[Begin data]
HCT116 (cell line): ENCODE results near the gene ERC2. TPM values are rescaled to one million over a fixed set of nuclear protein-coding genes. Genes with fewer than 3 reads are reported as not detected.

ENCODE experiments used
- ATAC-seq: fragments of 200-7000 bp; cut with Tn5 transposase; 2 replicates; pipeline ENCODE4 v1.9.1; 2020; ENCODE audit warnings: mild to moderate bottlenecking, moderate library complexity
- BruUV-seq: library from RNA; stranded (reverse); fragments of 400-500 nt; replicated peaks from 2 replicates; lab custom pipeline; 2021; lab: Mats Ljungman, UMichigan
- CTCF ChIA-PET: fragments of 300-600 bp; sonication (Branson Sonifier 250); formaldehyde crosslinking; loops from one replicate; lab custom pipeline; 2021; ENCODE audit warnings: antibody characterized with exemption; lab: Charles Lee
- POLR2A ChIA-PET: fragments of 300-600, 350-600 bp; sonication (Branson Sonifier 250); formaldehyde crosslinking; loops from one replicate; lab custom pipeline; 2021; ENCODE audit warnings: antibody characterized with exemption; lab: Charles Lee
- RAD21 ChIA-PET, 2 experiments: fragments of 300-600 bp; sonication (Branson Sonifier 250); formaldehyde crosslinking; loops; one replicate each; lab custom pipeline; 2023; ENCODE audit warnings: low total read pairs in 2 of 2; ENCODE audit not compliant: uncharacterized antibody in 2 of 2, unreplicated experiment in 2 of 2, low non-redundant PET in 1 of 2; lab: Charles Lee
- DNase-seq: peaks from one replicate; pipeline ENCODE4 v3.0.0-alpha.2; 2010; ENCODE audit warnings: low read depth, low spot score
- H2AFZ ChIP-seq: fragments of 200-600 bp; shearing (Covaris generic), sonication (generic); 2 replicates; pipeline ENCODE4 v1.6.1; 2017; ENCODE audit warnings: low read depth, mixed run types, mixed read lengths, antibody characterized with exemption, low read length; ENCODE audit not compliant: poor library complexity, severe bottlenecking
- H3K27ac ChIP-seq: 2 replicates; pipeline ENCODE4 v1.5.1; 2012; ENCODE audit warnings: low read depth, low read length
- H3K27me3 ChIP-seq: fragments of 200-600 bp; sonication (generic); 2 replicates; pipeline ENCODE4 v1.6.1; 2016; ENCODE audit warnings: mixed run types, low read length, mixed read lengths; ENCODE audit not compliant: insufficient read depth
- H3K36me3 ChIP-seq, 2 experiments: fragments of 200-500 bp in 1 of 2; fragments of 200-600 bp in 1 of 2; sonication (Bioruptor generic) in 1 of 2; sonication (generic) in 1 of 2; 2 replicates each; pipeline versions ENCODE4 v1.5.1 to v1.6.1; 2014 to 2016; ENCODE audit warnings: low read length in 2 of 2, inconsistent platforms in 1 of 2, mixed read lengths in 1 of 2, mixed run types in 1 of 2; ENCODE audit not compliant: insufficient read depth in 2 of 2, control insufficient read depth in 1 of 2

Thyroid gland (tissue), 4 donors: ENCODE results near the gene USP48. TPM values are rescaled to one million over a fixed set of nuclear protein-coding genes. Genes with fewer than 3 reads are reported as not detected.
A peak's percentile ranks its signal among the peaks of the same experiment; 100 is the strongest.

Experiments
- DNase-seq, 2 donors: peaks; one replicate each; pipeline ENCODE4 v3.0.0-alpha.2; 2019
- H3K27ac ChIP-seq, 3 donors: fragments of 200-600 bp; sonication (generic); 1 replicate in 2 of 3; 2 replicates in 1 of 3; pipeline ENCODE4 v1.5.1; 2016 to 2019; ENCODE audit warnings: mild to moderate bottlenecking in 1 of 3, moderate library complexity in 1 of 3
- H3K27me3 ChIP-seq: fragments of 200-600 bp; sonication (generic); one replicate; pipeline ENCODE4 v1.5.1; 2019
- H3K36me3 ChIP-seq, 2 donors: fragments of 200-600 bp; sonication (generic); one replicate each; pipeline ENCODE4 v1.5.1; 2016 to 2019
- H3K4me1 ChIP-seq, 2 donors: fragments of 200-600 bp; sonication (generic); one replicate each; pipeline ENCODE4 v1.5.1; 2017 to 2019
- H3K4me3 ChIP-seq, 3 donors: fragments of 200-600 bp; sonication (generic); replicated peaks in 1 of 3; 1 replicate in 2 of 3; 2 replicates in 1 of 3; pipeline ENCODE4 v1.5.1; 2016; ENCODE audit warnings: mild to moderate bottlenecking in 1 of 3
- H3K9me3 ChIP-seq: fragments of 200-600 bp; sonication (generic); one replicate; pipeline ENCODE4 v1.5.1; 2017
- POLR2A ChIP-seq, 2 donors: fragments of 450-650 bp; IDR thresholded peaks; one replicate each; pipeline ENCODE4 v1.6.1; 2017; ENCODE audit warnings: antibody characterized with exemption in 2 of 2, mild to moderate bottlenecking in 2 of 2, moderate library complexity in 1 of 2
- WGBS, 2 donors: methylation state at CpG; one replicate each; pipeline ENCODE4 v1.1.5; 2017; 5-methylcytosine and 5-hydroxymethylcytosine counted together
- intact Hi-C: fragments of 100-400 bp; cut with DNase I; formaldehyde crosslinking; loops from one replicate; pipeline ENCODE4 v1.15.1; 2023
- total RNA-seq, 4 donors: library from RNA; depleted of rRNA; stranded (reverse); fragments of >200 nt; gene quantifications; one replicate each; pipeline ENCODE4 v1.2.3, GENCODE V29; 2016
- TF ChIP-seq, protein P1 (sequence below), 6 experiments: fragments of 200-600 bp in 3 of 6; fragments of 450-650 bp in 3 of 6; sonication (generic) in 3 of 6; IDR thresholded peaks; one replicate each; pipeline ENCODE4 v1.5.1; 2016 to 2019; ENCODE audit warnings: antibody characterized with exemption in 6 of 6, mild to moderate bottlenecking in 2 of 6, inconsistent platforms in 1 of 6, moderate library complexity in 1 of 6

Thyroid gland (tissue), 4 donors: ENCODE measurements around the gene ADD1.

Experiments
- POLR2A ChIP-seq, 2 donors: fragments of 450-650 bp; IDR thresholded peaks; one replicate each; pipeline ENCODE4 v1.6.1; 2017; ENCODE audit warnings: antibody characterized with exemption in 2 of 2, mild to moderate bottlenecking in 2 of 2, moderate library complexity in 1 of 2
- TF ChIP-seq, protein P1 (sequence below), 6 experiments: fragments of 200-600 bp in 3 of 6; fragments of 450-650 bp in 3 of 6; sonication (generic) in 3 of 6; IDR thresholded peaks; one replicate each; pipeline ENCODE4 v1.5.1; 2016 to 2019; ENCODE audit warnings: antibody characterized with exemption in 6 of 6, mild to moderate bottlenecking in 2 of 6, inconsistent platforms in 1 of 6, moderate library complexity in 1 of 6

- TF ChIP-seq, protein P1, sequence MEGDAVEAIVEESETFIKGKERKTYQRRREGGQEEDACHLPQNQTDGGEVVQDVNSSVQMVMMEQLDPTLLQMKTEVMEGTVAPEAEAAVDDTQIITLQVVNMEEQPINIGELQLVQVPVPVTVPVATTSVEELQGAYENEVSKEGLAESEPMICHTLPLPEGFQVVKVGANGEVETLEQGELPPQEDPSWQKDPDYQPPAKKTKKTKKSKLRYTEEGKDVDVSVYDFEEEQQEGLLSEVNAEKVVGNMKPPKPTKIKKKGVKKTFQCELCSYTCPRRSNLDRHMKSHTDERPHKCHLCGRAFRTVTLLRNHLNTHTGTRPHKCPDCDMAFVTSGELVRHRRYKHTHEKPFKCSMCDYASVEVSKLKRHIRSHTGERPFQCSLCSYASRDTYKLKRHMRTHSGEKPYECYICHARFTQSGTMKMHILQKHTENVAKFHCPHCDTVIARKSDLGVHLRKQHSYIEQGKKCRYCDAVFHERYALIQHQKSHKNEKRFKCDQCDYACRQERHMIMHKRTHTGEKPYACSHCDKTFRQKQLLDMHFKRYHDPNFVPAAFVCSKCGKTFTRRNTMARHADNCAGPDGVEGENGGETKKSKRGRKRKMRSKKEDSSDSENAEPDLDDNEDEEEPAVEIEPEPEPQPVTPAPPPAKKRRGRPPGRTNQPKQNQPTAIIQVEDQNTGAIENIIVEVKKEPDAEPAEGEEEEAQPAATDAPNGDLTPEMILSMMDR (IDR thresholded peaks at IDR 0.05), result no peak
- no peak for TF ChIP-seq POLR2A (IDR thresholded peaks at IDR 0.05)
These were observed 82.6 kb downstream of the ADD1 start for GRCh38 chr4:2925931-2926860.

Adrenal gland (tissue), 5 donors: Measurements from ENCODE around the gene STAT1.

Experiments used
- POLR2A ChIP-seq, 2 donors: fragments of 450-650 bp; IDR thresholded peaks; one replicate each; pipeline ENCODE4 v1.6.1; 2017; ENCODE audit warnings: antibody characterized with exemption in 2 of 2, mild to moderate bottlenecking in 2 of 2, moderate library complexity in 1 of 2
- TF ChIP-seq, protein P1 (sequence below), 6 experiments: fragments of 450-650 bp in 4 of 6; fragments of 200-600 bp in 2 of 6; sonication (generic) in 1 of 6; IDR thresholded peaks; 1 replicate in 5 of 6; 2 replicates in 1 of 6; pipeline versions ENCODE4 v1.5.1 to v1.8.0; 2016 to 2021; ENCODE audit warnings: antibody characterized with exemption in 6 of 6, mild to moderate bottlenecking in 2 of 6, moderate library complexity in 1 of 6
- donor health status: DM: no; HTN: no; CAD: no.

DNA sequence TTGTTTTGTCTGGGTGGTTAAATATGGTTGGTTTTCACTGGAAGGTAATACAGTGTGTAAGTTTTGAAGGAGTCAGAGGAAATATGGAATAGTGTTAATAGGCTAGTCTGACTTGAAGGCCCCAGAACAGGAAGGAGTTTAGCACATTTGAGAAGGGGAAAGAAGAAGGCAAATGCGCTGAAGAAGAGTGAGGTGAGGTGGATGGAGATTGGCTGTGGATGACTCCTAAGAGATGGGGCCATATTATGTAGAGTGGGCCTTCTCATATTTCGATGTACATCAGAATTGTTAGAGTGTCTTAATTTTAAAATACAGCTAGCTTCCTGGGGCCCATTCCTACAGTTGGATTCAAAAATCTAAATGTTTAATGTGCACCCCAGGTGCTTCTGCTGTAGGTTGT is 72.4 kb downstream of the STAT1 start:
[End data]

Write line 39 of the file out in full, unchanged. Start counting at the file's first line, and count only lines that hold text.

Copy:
- donor health status: DM: no; HTN: no; CAD: no.